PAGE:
Rural areas in Morocco are characterized by specific particulars dispersal, remoteness and importance. Considering this particular context, it is necessary to adjust the analysis and treatment methods, the monitoring and sanitary inspection systems. Within this framework, a new methodology was developed with the purpose of supervising and monitoring drinking water quality in rural areas. This methodology consists basically in applying common norms for rural localities bordering existing adductions, and in the adoption of a simplified approach for non-accessible rural localities supplied by autonomous drinking water systems. The simplified approach relies essentially on sanitary inspection data and on the control of parameters that constitute a sanitary risk in the short term (bacteriological parameters). The control of residual chlorine content is so important, for it ensures a high bacteriological quality of water and can offer the opportunity for a quick reaction of the manager. These two approaches are based mainly on resource protection, water disinfection and population awareness about the good use and preservation of water quality. Indeed, in order to ensure the continuity of rural autonomous drinking water systems in terms of quantity and quality of distributed water, various management models were developed: management by means of water user associations, and by a private operator. For these different modes of management, the methodology to adopt for supervising and monitoring drinking water quality in rural areas together with the attribution of tasks and responsibilities was already established. The right of citizens to sustainable and safe water is a stimulating challenge which requires the collaboration and involvement of all acting agents in the sector.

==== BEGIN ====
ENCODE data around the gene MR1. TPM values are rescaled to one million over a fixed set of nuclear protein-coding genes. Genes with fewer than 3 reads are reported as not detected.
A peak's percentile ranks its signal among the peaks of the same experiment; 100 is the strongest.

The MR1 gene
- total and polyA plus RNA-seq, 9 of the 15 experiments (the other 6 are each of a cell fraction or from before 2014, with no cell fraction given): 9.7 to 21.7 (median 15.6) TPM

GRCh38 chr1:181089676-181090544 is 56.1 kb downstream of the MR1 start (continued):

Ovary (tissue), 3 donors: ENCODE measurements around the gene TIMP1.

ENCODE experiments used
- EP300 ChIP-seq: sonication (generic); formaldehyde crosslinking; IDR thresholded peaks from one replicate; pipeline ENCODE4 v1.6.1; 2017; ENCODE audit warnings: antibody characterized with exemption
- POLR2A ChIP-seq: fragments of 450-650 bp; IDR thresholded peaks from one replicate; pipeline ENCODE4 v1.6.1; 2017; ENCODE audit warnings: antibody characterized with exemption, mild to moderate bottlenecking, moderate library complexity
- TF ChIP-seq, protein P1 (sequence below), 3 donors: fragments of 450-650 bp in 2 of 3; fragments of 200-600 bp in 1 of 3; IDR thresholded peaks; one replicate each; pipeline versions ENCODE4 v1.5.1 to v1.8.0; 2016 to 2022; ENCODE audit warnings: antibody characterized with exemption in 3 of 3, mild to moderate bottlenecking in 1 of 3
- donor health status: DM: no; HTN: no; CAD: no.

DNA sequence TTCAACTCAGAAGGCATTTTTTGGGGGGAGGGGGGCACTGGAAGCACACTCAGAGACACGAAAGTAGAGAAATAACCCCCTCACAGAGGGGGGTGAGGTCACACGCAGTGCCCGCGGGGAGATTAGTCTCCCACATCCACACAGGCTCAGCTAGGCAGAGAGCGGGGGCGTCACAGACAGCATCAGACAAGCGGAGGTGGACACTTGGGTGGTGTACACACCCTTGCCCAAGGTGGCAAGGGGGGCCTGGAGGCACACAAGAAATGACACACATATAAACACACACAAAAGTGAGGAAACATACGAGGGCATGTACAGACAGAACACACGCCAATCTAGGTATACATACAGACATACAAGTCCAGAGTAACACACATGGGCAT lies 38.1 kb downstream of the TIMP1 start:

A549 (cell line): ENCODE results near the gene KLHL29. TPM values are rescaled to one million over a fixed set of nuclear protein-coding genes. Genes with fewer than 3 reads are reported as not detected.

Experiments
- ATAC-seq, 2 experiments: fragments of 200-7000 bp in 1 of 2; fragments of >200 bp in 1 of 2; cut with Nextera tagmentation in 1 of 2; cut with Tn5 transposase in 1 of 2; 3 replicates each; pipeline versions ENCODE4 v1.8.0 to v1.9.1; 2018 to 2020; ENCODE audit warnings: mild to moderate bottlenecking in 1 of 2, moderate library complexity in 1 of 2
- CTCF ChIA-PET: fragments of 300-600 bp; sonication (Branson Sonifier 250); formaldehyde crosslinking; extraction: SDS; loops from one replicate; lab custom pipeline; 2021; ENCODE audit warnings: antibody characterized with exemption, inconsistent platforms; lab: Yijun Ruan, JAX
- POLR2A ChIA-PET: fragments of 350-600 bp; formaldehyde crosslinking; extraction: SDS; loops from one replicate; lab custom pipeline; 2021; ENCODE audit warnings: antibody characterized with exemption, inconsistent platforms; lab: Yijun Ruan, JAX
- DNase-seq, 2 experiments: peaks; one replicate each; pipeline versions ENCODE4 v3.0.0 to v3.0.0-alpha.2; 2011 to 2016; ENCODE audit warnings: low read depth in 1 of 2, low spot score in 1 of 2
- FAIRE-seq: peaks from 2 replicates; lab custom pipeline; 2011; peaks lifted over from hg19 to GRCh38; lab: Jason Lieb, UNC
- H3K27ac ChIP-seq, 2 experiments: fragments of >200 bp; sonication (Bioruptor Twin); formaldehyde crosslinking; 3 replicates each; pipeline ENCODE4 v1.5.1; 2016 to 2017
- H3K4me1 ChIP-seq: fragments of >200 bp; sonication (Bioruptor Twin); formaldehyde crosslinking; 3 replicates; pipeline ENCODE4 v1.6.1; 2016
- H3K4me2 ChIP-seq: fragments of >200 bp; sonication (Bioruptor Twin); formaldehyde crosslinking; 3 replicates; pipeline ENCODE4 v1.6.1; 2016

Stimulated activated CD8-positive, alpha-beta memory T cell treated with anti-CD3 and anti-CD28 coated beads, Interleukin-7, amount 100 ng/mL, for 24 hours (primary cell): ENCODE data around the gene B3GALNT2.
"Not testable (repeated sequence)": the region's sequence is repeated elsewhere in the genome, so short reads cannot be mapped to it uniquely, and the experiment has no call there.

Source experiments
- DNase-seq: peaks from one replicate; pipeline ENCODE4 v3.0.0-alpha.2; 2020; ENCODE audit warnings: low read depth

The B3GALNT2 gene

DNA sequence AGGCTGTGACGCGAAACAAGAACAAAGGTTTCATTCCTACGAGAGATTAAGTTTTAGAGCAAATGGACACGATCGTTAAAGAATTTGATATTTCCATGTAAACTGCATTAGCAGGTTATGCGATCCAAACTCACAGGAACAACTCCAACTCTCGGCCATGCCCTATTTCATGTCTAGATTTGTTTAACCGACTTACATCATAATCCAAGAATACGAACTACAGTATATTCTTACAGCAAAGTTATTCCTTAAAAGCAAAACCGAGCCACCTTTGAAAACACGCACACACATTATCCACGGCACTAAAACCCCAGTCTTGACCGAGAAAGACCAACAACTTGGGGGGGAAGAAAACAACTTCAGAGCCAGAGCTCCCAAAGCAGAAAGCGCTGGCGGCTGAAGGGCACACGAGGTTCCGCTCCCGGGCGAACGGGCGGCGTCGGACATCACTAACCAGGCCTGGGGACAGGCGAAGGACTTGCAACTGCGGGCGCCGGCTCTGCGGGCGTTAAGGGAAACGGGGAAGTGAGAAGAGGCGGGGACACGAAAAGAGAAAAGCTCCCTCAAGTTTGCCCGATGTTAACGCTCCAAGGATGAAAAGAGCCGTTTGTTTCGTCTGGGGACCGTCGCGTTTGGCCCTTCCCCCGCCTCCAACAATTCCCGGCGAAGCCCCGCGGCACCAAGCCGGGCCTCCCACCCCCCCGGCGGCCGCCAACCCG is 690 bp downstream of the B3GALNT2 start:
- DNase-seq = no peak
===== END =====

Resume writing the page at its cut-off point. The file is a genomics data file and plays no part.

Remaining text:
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Research Article| December 01 2004
Approach for drinking water quality monitoring in rural areas: Morocco's case
Water Supply (2004) 4 (5-6): 415–419.
H. Benqlilou, L. Laraki, A. Outair; Approach for drinking water quality monitoring in rural areas: Morocco's case. Water Supply 1 December 2004; 4 (5-6): 415–419. doi: https://doi.org/10.2166/ws.2004.0133
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